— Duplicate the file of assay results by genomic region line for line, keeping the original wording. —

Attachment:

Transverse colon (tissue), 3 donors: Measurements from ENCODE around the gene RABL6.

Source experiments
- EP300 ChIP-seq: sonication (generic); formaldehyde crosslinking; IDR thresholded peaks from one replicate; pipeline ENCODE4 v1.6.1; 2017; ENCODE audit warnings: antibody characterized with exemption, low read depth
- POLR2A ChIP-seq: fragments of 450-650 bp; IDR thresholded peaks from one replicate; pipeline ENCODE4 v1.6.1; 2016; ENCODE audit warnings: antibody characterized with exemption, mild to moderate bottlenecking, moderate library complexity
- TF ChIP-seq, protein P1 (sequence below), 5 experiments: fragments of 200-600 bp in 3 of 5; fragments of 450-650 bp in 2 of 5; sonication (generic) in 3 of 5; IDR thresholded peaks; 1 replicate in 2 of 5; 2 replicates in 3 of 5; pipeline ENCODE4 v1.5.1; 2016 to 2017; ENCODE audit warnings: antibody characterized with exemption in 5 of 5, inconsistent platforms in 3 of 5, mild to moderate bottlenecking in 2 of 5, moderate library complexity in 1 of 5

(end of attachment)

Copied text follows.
Transverse colon (tissue), 3 donors: Measurements from ENCODE around the gene RABL6.

Source experiments
- EP300 ChIP-seq: sonication (generic); formaldehyde crosslinking; IDR thresholded peaks from one replicate; pipeline ENCODE4 v1.6.1; 2017; ENCODE audit warnings: antibody characterized with exemption, low read depth
- POLR2A ChIP-seq: fragments of 450-650 bp; IDR thresholded peaks from one replicate; pipeline ENCODE4 v1.6.1; 2016; ENCODE audit warnings: antibody characterized with exemption, mild to moderate bottlenecking, moderate library complexity
- TF ChIP-seq, protein P1 (sequence below), 5 experiments: fragments of 200-600 bp in 3 of 5; fragments of 450-650 bp in 2 of 5; sonication (generic) in 3 of 5; IDR thresholded peaks; 1 replicate in 2 of 5; 2 replicates in 3 of 5; pipeline ENCODE4 v1.5.1; 2016 to 2017; ENCODE audit warnings: antibody characterized with exemption in 5 of 5, inconsistent platforms in 3 of 5, mild to moderate bottlenecking in 2 of 5, moderate library complexity in 1 of 5